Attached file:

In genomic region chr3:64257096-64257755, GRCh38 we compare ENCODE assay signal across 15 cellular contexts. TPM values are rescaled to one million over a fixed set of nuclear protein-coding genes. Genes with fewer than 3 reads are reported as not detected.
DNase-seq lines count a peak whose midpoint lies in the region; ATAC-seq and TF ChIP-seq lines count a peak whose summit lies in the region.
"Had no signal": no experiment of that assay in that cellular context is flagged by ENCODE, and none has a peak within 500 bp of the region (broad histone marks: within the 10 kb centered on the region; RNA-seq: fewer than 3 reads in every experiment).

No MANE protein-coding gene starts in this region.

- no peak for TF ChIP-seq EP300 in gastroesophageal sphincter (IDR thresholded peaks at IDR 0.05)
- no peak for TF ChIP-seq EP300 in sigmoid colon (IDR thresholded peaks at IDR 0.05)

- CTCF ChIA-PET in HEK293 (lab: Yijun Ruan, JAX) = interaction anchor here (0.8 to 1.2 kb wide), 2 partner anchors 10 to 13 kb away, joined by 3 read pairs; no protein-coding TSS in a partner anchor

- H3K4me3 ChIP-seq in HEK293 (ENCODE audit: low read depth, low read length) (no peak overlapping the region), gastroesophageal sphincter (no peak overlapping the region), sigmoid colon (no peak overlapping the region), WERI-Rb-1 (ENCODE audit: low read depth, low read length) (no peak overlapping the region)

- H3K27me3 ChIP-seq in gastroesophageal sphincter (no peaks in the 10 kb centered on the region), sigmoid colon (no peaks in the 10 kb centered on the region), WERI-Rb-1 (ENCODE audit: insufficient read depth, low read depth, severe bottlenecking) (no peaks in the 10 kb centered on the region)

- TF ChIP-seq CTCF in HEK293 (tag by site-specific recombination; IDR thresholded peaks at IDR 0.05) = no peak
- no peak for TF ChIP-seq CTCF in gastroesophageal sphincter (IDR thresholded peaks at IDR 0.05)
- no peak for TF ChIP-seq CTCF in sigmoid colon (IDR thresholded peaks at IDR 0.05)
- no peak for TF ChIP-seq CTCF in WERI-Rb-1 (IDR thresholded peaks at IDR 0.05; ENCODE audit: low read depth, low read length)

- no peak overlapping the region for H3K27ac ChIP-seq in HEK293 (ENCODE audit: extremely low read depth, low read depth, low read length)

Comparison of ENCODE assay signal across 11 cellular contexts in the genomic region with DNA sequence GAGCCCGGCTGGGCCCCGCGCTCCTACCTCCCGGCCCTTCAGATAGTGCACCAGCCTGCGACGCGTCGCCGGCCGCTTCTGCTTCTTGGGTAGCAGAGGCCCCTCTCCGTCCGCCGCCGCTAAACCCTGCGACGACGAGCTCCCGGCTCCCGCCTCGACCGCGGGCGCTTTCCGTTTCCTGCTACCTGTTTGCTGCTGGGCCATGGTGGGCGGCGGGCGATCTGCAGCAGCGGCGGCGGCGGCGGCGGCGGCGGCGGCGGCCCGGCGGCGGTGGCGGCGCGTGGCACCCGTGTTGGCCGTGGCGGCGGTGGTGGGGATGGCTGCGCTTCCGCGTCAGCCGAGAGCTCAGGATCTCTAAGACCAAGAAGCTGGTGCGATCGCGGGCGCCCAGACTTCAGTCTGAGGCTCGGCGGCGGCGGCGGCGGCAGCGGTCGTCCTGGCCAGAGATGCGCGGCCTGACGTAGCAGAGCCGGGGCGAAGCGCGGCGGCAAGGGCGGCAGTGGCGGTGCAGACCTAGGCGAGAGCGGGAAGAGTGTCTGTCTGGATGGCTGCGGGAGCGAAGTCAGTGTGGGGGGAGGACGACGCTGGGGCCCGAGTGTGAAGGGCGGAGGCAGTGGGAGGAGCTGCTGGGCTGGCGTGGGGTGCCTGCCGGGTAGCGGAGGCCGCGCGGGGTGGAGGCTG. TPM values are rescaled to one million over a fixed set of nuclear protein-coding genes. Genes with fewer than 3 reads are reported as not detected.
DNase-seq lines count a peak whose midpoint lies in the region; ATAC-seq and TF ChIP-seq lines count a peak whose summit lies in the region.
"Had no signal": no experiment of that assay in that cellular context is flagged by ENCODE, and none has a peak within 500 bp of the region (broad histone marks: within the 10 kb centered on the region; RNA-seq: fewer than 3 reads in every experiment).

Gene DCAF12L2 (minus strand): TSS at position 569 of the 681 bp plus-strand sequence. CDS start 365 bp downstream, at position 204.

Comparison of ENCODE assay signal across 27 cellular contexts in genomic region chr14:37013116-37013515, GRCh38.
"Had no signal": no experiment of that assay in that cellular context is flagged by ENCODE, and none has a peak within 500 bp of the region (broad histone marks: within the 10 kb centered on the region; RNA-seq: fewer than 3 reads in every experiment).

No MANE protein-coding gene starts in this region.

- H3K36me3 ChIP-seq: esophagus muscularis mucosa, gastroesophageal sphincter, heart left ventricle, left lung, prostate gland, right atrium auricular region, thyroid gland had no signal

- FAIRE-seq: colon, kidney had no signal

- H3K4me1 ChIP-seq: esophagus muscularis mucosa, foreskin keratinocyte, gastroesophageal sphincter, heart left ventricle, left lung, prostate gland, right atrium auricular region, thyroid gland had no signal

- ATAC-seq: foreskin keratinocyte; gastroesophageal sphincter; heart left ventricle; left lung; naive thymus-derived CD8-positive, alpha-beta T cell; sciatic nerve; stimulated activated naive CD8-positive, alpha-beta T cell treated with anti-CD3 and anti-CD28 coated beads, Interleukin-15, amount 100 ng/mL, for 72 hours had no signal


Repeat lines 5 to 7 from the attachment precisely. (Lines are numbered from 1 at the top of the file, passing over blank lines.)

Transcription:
- no peak for TF ChIP-seq EP300 in gastroesophageal sphincter (IDR thresholded peaks at IDR 0.05)
- no peak for TF ChIP-seq EP300 in sigmoid colon (IDR thresholded peaks at IDR 0.05)

- CTCF ChIA-PET in HEK293 (lab: Yijun Ruan, JAX) = interaction anchor here (0.8 to 1.2 kb wide), 2 partner anchors 10 to 13 kb away, joined by 3 read pairs; no protein-coding TSS in a partner anchor